Tillya Sheikh Mosque (“Golden Sheikh”) is previous main mosque of Uzbekistan. It is situated opposite Barrakkhan Madrasah. Tillya Sheikh Mosque was built by Kokand khan Mirza Akhmad Kushbegi in 1856-57.
In the mosque yard there are winter and summer halls for prayers, short minarets, warehouse rooms and a library. The mosque is decorated with carved mikhrab niche, minbar, window apertures.
Muyi Muborak Madrasah (“golden hair of Prophet Mohammad”) enters into the complex of Khazrati Imam. The construction was built in 16th century and as a consequence was reconstructed many times.
Well-known and popular holy Koran of Caliph Osman (Othman) is preserving in Muyi Muborak Madrasah. This Koran is an origin of holy book in the binding that was written on the deer’s pelt in the middle of 7th century. There were 6 such Korans in the world. Nowadays only 4 of them are preserved and the most kept of them is in Uzbekistan. There are odd pages of the rest 4 Korans in London, Turkey and Cairo.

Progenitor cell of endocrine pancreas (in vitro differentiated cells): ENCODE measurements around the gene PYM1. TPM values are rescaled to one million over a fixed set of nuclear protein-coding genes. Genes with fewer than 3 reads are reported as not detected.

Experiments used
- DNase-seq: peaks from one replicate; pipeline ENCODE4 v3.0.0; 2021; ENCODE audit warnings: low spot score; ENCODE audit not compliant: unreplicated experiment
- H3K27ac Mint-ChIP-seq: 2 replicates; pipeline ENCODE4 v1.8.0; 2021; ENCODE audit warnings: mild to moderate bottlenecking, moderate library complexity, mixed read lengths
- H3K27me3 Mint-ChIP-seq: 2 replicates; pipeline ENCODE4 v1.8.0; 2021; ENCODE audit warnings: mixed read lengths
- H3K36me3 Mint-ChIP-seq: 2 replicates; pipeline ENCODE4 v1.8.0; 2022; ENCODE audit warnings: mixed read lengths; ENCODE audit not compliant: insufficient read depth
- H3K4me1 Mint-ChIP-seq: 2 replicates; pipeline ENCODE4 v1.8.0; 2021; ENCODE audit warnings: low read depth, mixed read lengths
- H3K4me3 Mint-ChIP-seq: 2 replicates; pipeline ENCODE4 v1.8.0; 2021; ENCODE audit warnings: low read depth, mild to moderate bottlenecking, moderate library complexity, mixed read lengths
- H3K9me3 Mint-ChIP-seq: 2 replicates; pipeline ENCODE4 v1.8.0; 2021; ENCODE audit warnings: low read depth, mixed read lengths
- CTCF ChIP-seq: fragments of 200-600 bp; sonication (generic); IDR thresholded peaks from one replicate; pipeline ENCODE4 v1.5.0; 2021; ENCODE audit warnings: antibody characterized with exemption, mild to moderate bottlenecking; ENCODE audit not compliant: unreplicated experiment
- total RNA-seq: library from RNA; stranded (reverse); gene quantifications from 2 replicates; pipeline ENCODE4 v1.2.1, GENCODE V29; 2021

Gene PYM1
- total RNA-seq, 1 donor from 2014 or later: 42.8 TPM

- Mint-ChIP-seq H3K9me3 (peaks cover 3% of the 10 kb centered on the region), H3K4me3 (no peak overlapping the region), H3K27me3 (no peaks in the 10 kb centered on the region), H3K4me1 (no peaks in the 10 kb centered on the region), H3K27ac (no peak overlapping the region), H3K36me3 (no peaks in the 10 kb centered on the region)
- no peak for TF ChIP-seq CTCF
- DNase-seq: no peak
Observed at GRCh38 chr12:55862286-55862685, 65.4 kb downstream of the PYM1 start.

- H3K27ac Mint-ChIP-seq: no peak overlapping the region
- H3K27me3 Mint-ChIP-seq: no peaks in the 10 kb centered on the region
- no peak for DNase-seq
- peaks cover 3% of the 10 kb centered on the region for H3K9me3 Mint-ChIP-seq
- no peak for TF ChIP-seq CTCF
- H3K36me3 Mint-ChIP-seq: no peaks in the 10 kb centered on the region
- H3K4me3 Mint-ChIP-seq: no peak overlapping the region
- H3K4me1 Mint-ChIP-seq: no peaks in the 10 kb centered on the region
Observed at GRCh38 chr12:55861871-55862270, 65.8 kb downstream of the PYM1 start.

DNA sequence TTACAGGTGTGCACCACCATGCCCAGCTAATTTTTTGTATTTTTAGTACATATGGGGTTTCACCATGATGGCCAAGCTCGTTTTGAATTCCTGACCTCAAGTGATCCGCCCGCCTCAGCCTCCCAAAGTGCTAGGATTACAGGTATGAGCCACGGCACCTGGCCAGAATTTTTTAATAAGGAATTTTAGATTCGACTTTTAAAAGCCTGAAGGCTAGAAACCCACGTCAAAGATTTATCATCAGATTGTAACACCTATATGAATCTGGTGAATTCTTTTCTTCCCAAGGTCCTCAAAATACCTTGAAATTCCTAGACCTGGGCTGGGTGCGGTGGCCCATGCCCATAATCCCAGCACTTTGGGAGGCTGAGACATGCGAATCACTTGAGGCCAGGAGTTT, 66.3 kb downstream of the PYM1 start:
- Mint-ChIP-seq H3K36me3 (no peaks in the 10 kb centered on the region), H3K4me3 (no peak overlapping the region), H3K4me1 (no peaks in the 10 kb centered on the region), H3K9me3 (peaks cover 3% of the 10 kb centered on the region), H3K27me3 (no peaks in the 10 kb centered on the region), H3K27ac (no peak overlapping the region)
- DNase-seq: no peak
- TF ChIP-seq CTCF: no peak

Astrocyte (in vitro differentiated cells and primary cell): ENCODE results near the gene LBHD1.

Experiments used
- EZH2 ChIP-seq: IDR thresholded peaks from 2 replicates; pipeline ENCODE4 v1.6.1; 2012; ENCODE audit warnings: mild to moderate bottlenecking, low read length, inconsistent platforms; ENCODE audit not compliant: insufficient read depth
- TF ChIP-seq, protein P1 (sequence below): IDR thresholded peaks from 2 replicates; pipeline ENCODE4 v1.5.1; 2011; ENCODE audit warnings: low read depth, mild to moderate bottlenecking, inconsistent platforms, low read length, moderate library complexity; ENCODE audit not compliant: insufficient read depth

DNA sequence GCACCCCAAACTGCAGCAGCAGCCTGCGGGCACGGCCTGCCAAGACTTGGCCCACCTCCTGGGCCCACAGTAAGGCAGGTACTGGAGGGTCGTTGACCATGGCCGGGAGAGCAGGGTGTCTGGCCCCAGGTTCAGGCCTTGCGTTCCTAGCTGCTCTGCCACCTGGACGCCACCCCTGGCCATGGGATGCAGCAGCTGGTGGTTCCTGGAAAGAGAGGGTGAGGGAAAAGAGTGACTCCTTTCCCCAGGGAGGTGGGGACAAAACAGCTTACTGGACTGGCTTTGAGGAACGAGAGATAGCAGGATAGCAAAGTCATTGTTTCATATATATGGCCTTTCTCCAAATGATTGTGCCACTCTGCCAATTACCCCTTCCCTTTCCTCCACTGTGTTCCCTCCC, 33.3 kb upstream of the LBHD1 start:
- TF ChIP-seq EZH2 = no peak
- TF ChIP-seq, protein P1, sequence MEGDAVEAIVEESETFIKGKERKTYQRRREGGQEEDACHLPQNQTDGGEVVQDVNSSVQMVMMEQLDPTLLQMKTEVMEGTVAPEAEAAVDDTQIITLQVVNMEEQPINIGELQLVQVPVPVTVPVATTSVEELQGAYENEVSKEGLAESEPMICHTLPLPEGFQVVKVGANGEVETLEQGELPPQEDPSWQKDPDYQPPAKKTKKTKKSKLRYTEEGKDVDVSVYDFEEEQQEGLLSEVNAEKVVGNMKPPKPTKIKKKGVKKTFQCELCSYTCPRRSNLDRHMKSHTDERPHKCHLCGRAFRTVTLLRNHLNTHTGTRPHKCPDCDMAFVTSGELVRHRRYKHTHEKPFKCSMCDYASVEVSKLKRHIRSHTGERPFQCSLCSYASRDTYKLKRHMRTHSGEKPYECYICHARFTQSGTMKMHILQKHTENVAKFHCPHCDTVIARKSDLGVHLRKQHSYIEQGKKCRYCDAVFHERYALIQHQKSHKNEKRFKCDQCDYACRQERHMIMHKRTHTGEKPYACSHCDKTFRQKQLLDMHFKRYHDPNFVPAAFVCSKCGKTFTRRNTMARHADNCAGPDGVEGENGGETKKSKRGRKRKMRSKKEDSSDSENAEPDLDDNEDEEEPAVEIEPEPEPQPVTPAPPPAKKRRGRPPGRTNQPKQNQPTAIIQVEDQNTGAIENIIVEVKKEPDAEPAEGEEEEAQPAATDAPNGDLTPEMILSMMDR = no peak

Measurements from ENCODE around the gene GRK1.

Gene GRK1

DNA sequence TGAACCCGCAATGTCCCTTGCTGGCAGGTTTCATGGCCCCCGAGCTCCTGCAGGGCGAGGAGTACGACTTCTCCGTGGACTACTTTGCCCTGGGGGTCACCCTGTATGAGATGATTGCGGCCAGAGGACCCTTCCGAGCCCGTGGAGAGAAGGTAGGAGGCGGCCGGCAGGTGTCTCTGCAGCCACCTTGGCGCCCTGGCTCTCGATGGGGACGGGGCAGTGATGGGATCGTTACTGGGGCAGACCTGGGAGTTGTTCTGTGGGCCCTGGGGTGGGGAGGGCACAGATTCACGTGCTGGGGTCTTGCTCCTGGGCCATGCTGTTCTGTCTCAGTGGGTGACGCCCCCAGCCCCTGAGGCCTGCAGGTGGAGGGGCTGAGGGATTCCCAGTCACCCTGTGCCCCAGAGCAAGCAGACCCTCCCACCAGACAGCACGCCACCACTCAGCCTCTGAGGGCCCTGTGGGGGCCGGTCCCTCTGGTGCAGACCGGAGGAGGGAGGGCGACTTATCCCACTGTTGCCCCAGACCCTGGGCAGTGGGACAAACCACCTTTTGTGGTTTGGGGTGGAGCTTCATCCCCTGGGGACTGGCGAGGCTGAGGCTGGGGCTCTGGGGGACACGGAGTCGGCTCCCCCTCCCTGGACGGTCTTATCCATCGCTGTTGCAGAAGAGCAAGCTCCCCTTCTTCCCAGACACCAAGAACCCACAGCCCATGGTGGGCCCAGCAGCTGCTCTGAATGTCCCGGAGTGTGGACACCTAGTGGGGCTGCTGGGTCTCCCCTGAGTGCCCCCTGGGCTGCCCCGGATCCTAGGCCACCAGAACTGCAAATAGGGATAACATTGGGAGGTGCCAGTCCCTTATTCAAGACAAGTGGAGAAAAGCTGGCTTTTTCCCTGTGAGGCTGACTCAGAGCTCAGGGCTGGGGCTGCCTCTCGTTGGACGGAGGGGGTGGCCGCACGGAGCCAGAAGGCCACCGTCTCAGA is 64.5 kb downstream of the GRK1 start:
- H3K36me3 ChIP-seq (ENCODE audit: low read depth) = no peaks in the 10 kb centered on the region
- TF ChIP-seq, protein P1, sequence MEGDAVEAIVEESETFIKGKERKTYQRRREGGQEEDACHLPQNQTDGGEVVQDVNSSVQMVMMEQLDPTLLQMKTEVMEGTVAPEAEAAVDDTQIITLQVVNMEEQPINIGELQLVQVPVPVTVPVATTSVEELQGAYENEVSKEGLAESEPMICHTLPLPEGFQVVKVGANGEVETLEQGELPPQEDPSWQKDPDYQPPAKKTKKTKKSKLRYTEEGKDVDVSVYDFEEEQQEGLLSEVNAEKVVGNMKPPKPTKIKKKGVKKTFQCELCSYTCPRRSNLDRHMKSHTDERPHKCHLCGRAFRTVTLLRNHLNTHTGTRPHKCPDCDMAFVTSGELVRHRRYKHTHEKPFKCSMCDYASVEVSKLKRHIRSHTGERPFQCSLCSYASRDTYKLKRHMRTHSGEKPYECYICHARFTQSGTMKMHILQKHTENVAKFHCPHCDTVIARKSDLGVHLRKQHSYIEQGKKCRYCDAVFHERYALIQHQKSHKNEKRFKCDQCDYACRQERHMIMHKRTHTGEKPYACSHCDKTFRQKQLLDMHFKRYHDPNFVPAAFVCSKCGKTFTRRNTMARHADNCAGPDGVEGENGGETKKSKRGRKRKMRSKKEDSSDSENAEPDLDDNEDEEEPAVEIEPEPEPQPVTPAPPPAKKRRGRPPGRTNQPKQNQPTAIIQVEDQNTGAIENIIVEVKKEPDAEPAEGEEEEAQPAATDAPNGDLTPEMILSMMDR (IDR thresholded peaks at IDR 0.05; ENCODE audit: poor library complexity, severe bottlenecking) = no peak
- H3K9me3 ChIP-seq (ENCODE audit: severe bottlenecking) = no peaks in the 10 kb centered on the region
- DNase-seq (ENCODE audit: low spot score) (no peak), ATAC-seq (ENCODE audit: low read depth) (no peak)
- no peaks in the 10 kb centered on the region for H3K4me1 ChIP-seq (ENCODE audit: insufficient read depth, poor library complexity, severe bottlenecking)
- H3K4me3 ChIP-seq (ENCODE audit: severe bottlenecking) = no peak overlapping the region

There are many versions of how this Koran Osman came to Uzbekistan, but the official one is the following one: when Amir Temur defeated Turkish ruler Bayazet in 1402, on the way back home he crossed Iranian city Basra and there Amir Temur took Koran Osman and brought to Samarkand where it was kept for long time in madrasah.
In 1869 the general Fon-Kaufman seized Samarkand and conveyed Koran Osman to imperatorial library in Saint-Petersburg. In 1905 there was taken 50 copies of this Koran which had been sold to fabulous price to the eastern countries. Nowadays two copies are being kept in Tashkent: one at Temurid’s Musem, and second at Muyi Muborak Madrasah.